While the first chart shows party identification by level and source of income, the second chart shows the evolution of party identification through the 2008 election. (The 2012 results won’t be released for at least a year, but are unlikely to have changed much.) Since the reelection of Ronald Reagan, about 50 percent of American voters have identified themselves as Democrats, about 40 percent as Republicans, and about 10 percent as independents. This means that, like Ronald Reagan, to win, a Republican presidential candidate must attract all of the Republicans, all of the independents, and some of what used to be called the “Reagan Democrats.”

The key to Reagan’s success was treating, as far as possible, labor and property income alike. That fiscal policy explains why a government that was as divided as today’s—with a Republican president and Senate and a House controlled by Democrats—achieved some of the biggest legislative victories of the 1980s: the tax reforms of 1981 and 1986 and balancing Social Security in 1983.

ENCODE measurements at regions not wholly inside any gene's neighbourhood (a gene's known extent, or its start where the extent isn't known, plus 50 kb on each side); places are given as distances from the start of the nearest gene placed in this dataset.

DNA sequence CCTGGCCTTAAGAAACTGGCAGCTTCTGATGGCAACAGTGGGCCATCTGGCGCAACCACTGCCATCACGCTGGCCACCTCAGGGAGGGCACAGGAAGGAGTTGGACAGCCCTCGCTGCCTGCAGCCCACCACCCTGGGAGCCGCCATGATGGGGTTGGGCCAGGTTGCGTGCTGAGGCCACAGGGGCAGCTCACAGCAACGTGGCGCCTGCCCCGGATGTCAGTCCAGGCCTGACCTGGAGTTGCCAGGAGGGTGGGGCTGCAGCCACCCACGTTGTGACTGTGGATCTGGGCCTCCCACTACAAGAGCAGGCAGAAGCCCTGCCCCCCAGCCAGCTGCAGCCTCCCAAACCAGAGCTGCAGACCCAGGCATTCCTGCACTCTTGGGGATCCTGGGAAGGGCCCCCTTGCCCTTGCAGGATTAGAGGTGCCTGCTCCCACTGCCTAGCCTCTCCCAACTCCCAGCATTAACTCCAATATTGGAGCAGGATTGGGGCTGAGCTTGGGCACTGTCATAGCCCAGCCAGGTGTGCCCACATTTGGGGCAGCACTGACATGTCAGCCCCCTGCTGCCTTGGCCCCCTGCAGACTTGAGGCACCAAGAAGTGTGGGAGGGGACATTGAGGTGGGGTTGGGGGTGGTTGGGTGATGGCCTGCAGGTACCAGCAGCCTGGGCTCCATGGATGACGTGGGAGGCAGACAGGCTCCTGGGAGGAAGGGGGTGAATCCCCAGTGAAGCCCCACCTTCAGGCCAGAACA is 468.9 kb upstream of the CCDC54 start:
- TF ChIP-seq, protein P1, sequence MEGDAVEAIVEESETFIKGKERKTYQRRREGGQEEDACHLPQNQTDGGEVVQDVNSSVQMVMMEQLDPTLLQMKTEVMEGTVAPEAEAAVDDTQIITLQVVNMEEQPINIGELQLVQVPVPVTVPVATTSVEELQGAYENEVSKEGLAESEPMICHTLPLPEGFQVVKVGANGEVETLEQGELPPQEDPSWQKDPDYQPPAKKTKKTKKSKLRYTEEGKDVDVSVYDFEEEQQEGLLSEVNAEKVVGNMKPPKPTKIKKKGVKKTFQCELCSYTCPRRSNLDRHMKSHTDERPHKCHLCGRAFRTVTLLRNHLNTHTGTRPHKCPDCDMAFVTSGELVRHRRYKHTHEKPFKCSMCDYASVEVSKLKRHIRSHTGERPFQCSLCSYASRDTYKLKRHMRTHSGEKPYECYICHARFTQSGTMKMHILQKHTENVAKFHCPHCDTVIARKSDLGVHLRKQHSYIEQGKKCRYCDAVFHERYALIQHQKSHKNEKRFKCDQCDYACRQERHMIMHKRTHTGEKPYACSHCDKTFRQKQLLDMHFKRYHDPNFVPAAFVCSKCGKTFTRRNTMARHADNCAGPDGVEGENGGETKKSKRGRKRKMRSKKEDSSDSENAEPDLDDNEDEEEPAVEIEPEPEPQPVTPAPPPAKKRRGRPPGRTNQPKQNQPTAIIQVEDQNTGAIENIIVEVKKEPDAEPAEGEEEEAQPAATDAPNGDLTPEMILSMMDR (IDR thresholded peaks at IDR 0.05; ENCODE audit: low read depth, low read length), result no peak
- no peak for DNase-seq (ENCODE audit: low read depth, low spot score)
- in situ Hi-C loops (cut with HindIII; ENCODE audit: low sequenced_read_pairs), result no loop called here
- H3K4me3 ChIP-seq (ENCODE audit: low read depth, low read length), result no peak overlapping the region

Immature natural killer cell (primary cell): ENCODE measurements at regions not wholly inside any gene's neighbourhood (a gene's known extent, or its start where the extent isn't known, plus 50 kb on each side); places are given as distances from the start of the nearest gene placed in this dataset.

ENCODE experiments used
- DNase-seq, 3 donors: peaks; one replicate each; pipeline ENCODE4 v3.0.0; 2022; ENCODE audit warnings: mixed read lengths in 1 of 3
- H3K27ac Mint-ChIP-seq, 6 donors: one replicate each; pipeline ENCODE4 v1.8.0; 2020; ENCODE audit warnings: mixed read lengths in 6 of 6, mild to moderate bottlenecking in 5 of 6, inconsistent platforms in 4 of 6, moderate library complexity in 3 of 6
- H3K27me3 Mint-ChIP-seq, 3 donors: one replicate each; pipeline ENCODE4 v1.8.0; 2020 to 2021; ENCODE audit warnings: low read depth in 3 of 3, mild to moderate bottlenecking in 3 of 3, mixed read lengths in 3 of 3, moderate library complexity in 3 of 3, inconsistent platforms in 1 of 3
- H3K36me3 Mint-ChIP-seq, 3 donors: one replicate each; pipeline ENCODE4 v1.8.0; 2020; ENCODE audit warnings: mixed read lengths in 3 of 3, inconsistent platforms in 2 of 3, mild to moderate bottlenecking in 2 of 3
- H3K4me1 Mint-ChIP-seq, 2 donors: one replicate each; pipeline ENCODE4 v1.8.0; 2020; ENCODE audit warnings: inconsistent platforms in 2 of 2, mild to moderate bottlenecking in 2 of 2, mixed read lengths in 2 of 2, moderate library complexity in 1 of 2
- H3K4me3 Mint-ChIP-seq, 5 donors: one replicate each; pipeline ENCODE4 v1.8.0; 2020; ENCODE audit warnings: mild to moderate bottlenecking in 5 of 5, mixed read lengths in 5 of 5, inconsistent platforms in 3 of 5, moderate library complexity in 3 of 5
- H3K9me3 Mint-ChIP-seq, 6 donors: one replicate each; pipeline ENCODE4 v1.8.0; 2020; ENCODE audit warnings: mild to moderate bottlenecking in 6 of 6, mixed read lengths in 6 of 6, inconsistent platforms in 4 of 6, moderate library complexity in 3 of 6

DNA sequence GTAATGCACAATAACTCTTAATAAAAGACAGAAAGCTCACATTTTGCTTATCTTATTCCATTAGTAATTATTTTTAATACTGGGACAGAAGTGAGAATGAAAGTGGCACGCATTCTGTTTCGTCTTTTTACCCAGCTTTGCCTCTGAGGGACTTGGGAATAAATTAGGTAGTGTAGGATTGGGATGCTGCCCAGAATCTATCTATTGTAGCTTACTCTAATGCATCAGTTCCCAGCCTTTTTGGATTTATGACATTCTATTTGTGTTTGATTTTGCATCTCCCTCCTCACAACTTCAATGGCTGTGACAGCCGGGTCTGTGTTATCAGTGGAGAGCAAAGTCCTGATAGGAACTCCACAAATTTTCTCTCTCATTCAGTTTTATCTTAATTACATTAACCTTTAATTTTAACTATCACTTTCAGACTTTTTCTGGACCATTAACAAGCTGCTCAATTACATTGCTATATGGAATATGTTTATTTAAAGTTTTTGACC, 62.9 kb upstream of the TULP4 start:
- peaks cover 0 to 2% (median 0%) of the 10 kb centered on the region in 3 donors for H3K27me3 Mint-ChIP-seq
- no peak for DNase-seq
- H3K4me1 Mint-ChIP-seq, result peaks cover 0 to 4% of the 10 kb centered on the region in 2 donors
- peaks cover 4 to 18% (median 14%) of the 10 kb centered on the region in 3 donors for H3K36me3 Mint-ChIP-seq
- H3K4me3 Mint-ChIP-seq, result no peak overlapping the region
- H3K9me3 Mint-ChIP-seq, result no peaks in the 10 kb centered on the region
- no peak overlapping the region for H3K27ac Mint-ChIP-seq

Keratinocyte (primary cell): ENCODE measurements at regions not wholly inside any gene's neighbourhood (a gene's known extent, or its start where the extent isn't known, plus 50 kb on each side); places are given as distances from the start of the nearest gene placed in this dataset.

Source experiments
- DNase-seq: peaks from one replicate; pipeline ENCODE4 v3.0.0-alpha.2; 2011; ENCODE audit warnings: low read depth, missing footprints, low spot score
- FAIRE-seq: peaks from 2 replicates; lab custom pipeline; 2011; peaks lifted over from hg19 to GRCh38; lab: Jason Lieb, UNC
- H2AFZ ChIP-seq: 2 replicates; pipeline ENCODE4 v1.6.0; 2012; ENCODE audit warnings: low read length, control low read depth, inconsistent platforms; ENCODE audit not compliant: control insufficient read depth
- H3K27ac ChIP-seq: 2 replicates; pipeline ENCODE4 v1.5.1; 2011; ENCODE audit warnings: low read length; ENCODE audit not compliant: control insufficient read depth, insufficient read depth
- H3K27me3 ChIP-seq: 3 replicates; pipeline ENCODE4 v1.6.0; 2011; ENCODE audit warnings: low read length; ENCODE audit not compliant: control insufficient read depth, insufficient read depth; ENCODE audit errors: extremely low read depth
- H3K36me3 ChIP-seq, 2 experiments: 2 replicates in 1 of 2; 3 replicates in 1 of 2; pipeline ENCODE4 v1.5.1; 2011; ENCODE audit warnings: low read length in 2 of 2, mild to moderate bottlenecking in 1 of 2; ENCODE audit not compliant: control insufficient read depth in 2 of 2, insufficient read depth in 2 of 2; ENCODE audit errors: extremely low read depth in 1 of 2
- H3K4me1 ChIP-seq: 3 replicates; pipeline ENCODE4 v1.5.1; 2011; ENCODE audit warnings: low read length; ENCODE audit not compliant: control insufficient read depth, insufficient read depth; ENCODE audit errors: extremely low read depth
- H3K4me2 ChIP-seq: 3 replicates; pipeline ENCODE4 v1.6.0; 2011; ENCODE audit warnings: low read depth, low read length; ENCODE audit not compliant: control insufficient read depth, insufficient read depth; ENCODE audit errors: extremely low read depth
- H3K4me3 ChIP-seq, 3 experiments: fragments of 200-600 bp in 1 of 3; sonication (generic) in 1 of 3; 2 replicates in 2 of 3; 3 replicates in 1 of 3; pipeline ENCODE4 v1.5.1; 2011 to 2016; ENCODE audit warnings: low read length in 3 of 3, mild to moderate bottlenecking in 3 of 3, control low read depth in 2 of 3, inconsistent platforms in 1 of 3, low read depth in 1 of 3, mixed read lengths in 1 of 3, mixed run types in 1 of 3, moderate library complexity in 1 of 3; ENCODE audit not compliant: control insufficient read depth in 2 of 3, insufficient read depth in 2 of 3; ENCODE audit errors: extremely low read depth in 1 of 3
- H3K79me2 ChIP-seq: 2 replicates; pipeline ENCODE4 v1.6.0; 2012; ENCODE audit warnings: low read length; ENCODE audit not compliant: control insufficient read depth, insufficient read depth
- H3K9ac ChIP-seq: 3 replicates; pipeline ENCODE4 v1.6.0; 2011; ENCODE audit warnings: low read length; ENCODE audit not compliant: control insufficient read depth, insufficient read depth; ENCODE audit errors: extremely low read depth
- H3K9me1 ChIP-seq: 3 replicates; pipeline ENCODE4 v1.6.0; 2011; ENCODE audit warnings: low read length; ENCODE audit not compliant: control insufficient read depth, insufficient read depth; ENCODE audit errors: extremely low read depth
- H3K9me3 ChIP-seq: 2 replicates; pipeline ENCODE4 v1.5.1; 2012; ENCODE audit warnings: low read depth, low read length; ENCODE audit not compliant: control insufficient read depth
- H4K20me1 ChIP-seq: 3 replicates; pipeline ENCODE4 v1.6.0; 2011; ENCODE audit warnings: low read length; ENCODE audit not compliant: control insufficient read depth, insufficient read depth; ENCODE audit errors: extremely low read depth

But every Republican presidential candidate since has lost on the economic issue, because of the principle that Jack Kemp, who devised Ronald Reagan’s tax strategy, borrowed from Arthur Laffer: “When you tax something, you get less of it.” Once the GOP shifted its ideal from taxing labor and property income equally to shifting the burden of government onto labor income, the party’s presidential candidates lost the support of independent voters and Reagan Democrats. The principles outlined by Mitt Romney were actually the closest any 2012 Republican presidential candidate came to taxing labor and property income alike. But without a specific plan, like the across-the-board 1981 Kemp-Roth tax-rate cuts or the Republican and Democratic prototypes for the Tax Reform Act of 1986, there was no legislative vehicle to deliver on Romney’s principles. Given the electoral arithmetic we have described, it is hardly surprising that President Obama defeated Governor Romney.

The following agenda would update and apply these tested American maxims of successful public finance (put here in slightly different order):